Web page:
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Student group Penn First held an all-Ivy conference over the past weekend that aimed to address issues facing first-generation students and students from low income backgrounds.

Credit: Courtesy of Jamie-Lee Josselyn

Last weekend, the student group Penn First returned to the conference that sparked its formation.

Members of Penn First united with more than 350 college students and administrators at the 1vyG conference last weekend, hoping to continue the conversation about first-generation and/or low-income identity on campus. 1vyG is the first and only conference to bring students and administrators from the Ivy League or elite institutions together to discuss and combat issues that first-generation and low-income college students face.

When several Penn students attended the debut conference at Brown University last year, they realized they wanted to form a visible community at Penn. About 12 percent of the of the Class of 2019 identifies as first-generation, according to the Admissions Office’s website.

“There is something about campus that scatters groups of first generation and/or low-income students,” College sophomore and Penn First co-founder Gloria Ellis said.

This year, the club brought 24 Penn students to Harvard University for the conference. Six administrators attended as well, including the Vice Provost for University Life Valarie Ena Swain-Cade McCoullum.

The conference ran from Feb. 19-21 and featured workshops, speakers and breakout sessions where students could share the different programs at their schools to help fellow first-generation and low-income students. College freshman and Penn First member Candy Alfaro said the group found new ideas that could be implemented at Penn, such as more funding for pre-orientation programs, New Student Orientation events for first-generation and low-income students and funding parent visits.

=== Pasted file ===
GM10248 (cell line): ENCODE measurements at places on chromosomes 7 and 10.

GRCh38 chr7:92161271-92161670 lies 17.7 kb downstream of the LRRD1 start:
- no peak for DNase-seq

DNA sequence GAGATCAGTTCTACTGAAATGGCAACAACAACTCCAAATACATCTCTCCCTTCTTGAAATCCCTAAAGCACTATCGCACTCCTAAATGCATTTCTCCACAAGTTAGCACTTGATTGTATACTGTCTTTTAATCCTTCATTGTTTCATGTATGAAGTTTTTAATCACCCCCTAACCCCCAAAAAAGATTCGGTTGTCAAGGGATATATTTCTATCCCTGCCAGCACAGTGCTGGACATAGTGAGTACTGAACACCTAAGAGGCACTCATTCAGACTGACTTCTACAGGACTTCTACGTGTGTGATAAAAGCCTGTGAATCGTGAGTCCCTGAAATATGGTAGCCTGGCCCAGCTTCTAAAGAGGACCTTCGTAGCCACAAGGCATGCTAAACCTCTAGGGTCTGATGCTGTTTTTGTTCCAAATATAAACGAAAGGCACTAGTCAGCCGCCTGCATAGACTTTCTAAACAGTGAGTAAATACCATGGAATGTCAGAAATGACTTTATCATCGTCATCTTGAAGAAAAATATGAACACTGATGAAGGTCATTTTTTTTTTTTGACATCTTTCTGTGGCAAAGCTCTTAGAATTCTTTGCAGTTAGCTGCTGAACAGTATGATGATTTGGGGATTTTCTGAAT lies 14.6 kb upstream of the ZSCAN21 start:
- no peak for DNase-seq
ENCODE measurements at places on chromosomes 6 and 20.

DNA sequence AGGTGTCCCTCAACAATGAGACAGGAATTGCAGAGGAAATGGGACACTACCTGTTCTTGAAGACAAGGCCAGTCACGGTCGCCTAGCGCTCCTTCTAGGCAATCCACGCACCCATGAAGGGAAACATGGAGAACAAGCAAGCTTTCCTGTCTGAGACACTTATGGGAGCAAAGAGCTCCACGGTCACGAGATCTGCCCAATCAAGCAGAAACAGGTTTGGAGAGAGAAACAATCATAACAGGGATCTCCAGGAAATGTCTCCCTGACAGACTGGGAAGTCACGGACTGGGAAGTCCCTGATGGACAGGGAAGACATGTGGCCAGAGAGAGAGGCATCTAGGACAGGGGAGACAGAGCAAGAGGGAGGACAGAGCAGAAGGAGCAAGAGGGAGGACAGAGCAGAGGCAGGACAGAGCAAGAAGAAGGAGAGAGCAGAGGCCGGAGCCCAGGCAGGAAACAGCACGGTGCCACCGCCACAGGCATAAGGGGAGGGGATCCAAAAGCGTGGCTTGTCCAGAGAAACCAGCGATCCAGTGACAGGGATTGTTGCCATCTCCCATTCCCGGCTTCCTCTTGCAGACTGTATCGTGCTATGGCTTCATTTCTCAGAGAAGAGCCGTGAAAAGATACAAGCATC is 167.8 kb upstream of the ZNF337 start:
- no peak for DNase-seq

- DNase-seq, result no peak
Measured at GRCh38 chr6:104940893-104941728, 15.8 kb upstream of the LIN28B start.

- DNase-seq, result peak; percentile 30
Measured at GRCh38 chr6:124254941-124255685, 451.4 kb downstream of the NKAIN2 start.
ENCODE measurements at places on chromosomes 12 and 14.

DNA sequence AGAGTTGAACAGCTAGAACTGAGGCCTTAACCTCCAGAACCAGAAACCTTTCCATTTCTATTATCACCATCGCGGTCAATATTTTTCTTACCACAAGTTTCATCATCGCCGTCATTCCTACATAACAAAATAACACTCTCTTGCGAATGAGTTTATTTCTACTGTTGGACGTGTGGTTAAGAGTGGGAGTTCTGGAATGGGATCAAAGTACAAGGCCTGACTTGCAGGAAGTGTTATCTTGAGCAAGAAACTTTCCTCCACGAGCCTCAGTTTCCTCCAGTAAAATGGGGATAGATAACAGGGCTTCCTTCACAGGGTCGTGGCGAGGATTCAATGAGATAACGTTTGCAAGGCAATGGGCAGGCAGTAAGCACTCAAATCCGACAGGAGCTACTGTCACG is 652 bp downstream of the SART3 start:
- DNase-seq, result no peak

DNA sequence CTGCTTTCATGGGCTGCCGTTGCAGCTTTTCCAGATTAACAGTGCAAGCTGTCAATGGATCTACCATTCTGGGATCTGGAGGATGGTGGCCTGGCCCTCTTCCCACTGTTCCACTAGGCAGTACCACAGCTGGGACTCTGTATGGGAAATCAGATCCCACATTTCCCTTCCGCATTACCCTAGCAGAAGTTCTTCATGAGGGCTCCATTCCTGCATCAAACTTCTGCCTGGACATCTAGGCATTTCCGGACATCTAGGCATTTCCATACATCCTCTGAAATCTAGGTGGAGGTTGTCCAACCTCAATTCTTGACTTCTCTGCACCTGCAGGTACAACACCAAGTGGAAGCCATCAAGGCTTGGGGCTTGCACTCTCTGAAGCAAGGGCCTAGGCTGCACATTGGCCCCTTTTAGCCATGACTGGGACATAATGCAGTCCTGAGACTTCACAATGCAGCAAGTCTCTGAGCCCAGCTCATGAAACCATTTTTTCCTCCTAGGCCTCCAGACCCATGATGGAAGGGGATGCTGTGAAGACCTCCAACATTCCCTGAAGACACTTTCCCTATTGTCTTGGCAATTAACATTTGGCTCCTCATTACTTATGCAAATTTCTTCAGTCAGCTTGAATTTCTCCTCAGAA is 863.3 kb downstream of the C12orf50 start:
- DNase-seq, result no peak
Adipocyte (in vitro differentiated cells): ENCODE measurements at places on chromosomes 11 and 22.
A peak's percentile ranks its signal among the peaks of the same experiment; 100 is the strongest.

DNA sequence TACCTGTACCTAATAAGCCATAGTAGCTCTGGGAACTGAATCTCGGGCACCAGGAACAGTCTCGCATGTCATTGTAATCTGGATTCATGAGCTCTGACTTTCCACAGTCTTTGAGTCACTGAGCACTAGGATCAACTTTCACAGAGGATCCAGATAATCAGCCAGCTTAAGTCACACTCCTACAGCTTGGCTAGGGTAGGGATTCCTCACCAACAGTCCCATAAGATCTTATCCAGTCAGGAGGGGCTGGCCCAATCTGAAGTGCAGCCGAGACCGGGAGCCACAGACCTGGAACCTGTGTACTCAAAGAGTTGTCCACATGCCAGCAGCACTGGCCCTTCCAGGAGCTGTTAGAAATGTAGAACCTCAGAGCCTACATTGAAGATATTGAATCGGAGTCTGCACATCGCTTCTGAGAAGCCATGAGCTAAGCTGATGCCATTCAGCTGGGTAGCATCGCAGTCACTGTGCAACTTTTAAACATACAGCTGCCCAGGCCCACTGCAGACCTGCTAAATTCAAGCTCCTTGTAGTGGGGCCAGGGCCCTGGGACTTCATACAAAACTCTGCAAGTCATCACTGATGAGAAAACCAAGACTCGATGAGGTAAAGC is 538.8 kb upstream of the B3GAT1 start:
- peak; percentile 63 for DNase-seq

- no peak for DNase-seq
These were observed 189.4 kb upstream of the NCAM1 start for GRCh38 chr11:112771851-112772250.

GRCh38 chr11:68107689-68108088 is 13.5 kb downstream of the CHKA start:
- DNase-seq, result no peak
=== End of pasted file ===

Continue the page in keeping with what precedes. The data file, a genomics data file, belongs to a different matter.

“I think the next step [for Penn First] is to continue the conversation and think about what are some of the initiatives we think would be most compatible at Penn and gain ground on them,” said Jamie-Lee Josselyn, conference attendee and associate director for recruitment at the Center for Programs in Contemporary Writing.

Having graduated from Penn in 2005 as a first-generation student, Josselyn supports the new strides Penn First has made and sees herself as a sort of adviser.

“[When I studied at Penn] it didn’t occur to me that [being first generation] was something I should talk about. I was so grateful to be here at Penn, so I think there were times I struggled and brushed it off,” Josselyn said. “I’m glad these students are able to be grateful and address the issues they are struggling with.”

College junior Selamawit Bekele has been active in the first-generation and low-income community as the liaison for QuestBridge Scholars Network at Penn and was excited to attend 1vyG this year. Bekele sees gaps in support that she said may have surfaced when elite schools were initially formed for students of other backgrounds.

Penn First hopes to increase awareness by hosting next year’s 1vyG conference at Penn. Currently, the organization is still in the application process.

“There is a large past problem that [the administration] hadn’t heard from us. They didn’t realize we wanted a community,” College junior Lauren Beard said. “In going to this conference and meeting all these students we realize no, we want to be heard, we wanted to be recognized [and] we want these issues to be part of [our] campus.”

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